Apple Music Launches $50 Million Advance Royalty Fund to Make Sure Independent Labels Can Pay Artists
Apple Music today told independent record labels that it is launching a $50 million advance royalty fund to make sure that artists get paid amid the ongoing pandemic.
In letters sent out to record labels that were seen and shared by Rolling Stone, Apple said that livelihoods are at risk and that it “wants to help.”
These are difficult times for the music industry globally. Livelihoods are at risk, with multiple sources of income that our industry relies on vanishing overnight. Apple has a deep, decades-long history with music, and we are proud to be in close partnership with the best labels and artists in the world. We want to help.
Today Apple Music is announcing the creation of a $50 million-plus fund available as advances on future royalties to independent labels, to help them pay artists and maintain operations.
Royalty advances will be offered to independent labels with a direct Apple Music distribution deal who meet a minimum quarterly threshold of $10,000 in Apple Music earnings. Each advance will be based on the label’s past earnings, and will be recoupable against the label’s future earnings. This offer is in good faith that labels will channel funds to artists and label operations based on financial need.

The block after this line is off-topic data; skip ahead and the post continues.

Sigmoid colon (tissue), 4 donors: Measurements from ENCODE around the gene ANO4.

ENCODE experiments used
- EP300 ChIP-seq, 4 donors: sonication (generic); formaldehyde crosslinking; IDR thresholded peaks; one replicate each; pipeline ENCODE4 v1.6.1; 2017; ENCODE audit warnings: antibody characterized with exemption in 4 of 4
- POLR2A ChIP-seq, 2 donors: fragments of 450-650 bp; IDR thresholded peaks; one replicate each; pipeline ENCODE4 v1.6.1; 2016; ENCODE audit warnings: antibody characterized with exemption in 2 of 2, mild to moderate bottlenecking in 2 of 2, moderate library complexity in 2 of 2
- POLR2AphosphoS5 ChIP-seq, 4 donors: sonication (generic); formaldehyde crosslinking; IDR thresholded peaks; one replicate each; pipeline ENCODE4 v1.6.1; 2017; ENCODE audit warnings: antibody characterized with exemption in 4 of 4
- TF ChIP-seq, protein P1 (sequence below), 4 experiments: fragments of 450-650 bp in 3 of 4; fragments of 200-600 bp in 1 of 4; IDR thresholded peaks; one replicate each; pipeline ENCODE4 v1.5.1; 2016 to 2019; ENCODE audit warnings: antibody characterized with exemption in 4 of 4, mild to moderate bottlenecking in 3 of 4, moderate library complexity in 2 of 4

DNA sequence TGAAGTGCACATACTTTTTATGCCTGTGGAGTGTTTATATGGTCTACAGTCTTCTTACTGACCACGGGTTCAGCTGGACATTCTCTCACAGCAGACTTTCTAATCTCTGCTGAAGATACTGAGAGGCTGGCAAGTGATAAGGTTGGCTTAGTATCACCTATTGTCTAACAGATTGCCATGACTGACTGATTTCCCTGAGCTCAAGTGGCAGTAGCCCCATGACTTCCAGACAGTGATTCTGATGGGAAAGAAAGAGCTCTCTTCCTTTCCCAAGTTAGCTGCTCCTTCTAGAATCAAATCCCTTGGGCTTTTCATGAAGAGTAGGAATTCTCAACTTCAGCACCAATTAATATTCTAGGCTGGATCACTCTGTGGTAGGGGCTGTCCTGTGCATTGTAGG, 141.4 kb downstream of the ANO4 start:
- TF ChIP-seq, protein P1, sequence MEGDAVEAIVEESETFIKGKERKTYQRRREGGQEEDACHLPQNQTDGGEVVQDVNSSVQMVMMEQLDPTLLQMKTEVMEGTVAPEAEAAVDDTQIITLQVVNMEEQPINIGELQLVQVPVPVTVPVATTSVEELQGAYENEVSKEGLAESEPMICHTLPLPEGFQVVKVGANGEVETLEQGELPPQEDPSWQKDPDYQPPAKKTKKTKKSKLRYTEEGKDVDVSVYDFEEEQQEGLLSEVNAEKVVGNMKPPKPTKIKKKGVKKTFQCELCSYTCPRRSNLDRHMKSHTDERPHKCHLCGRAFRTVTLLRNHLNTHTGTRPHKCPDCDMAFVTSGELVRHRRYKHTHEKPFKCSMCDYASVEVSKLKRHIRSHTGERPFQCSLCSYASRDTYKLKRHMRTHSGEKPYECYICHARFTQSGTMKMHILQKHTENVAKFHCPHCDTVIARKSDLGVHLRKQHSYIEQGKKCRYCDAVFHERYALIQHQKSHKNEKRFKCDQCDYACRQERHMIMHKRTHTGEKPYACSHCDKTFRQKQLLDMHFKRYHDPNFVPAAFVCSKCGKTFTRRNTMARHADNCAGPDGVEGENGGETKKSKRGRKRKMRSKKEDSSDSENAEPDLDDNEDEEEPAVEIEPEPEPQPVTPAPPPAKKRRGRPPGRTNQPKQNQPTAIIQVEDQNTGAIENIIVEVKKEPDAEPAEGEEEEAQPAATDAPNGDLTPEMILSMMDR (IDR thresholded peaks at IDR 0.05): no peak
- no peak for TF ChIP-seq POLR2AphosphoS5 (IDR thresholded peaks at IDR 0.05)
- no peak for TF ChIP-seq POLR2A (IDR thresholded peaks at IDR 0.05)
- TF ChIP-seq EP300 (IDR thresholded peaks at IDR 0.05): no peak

Label agreements for the advances will be posted in iTunes Connect, in the Agreements, Tax, and Banking module, on April 10. To receive an advance you will need to accept the Royalty Advance agreement and be on the latest Apple Music distribution agreement before May 8, 2020, at 11:59 p.m. PDT.
We hope that together we can help provide stability for artists by sustaining an enduring and vibrant music sector. If you have additional questions, please contact us.
Independent record labels that earn at least $10,000 in quarterly Apple Music earnings will qualify for royalty advances, and a direct Apple Music distribution deal is required.
According to Rolling Stone, the music industry has been struggling in recent months, as live music has been put on hold and many concert tours and major music festivals have been postponed or canceled. Music streaming is also down and artists are pushing back release dates for albums.